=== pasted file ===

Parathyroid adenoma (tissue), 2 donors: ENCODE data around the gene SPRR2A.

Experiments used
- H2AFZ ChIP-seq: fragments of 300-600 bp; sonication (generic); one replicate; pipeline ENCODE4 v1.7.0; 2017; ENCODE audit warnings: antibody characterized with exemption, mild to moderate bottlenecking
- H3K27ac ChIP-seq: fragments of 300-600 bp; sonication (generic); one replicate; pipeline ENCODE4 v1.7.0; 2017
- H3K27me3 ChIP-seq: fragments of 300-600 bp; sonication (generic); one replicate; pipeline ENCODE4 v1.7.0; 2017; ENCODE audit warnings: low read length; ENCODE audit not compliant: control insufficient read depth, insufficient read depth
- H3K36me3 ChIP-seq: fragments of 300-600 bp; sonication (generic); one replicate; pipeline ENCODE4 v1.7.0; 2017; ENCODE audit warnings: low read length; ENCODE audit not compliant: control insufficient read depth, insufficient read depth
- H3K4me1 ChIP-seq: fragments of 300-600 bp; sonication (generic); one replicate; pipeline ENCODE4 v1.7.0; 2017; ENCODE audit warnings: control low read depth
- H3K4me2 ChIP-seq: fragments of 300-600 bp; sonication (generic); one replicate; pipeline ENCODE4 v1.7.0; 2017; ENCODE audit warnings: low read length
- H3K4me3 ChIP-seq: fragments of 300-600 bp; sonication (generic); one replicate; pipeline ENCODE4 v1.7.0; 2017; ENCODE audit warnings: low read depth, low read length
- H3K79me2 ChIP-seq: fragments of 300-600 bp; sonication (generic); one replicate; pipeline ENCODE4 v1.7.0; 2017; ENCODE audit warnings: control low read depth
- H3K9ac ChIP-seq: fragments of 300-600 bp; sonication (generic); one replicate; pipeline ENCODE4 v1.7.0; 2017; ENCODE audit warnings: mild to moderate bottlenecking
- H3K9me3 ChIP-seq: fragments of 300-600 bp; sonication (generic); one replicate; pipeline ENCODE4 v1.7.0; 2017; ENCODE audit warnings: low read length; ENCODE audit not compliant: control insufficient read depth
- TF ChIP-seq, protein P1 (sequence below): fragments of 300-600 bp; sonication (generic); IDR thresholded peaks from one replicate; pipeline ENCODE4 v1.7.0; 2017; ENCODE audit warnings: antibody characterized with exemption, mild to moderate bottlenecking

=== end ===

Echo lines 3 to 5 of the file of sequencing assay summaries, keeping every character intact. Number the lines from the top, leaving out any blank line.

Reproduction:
- H2AFZ ChIP-seq: fragments of 300-600 bp; sonication (generic); one replicate; pipeline ENCODE4 v1.7.0; 2017; ENCODE audit warnings: antibody characterized with exemption, mild to moderate bottlenecking
- H3K27ac ChIP-seq: fragments of 300-600 bp; sonication (generic); one replicate; pipeline ENCODE4 v1.7.0; 2017
- H3K27me3 ChIP-seq: fragments of 300-600 bp; sonication (generic); one replicate; pipeline ENCODE4 v1.7.0; 2017; ENCODE audit warnings: low read length; ENCODE audit not compliant: control insufficient read depth, insufficient read depth